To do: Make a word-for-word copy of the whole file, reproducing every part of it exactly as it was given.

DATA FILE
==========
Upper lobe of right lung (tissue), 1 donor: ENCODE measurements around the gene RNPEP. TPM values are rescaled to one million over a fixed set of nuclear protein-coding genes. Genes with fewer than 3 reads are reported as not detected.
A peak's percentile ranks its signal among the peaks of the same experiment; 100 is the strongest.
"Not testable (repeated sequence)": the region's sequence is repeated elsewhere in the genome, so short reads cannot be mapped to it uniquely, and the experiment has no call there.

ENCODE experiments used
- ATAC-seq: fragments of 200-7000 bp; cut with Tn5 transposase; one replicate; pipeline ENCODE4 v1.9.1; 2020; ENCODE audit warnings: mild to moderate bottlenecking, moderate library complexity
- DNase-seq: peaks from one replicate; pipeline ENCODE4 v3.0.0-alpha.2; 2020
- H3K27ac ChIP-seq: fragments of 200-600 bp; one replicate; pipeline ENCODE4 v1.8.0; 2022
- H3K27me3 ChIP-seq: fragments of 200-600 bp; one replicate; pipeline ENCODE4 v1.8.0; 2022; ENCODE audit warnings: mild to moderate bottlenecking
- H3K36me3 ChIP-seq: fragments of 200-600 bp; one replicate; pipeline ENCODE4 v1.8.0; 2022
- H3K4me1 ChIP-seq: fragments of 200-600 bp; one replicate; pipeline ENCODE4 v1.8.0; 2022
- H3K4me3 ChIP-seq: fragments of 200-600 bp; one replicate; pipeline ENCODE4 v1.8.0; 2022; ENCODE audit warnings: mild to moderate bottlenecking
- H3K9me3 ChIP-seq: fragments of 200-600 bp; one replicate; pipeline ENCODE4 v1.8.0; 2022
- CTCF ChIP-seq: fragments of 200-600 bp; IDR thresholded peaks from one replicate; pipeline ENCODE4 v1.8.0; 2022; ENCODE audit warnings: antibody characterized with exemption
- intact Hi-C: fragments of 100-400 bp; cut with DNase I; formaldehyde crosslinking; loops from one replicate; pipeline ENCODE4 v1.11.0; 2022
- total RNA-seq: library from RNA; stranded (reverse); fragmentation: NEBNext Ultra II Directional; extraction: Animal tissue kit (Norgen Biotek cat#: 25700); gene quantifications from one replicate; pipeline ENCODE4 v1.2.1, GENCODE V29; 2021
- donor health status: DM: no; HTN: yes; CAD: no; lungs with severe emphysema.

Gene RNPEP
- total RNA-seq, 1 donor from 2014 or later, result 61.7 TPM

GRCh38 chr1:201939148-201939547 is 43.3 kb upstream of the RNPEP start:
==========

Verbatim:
Upper lobe of right lung (tissue), 1 donor: ENCODE measurements around the gene RNPEP. TPM values are rescaled to one million over a fixed set of nuclear protein-coding genes. Genes with fewer than 3 reads are reported as not detected.
A peak's percentile ranks its signal among the peaks of the same experiment; 100 is the strongest.
"Not testable (repeated sequence)": the region's sequence is repeated elsewhere in the genome, so short reads cannot be mapped to it uniquely, and the experiment has no call there.

ENCODE experiments used
- ATAC-seq: fragments of 200-7000 bp; cut with Tn5 transposase; one replicate; pipeline ENCODE4 v1.9.1; 2020; ENCODE audit warnings: mild to moderate bottlenecking, moderate library complexity
- DNase-seq: peaks from one replicate; pipeline ENCODE4 v3.0.0-alpha.2; 2020
- H3K27ac ChIP-seq: fragments of 200-600 bp; one replicate; pipeline ENCODE4 v1.8.0; 2022
- H3K27me3 ChIP-seq: fragments of 200-600 bp; one replicate; pipeline ENCODE4 v1.8.0; 2022; ENCODE audit warnings: mild to moderate bottlenecking
- H3K36me3 ChIP-seq: fragments of 200-600 bp; one replicate; pipeline ENCODE4 v1.8.0; 2022
- H3K4me1 ChIP-seq: fragments of 200-600 bp; one replicate; pipeline ENCODE4 v1.8.0; 2022
- H3K4me3 ChIP-seq: fragments of 200-600 bp; one replicate; pipeline ENCODE4 v1.8.0; 2022; ENCODE audit warnings: mild to moderate bottlenecking
- H3K9me3 ChIP-seq: fragments of 200-600 bp; one replicate; pipeline ENCODE4 v1.8.0; 2022
- CTCF ChIP-seq: fragments of 200-600 bp; IDR thresholded peaks from one replicate; pipeline ENCODE4 v1.8.0; 2022; ENCODE audit warnings: antibody characterized with exemption
- intact Hi-C: fragments of 100-400 bp; cut with DNase I; formaldehyde crosslinking; loops from one replicate; pipeline ENCODE4 v1.11.0; 2022
- total RNA-seq: library from RNA; stranded (reverse); fragmentation: NEBNext Ultra II Directional; extraction: Animal tissue kit (Norgen Biotek cat#: 25700); gene quantifications from one replicate; pipeline ENCODE4 v1.2.1, GENCODE V29; 2021
- donor health status: DM: no; HTN: yes; CAD: no; lungs with severe emphysema.

Gene RNPEP
- total RNA-seq, 1 donor from 2014 or later, result 61.7 TPM

GRCh38 chr1:201939148-201939547 is 43.3 kb upstream of the RNPEP start: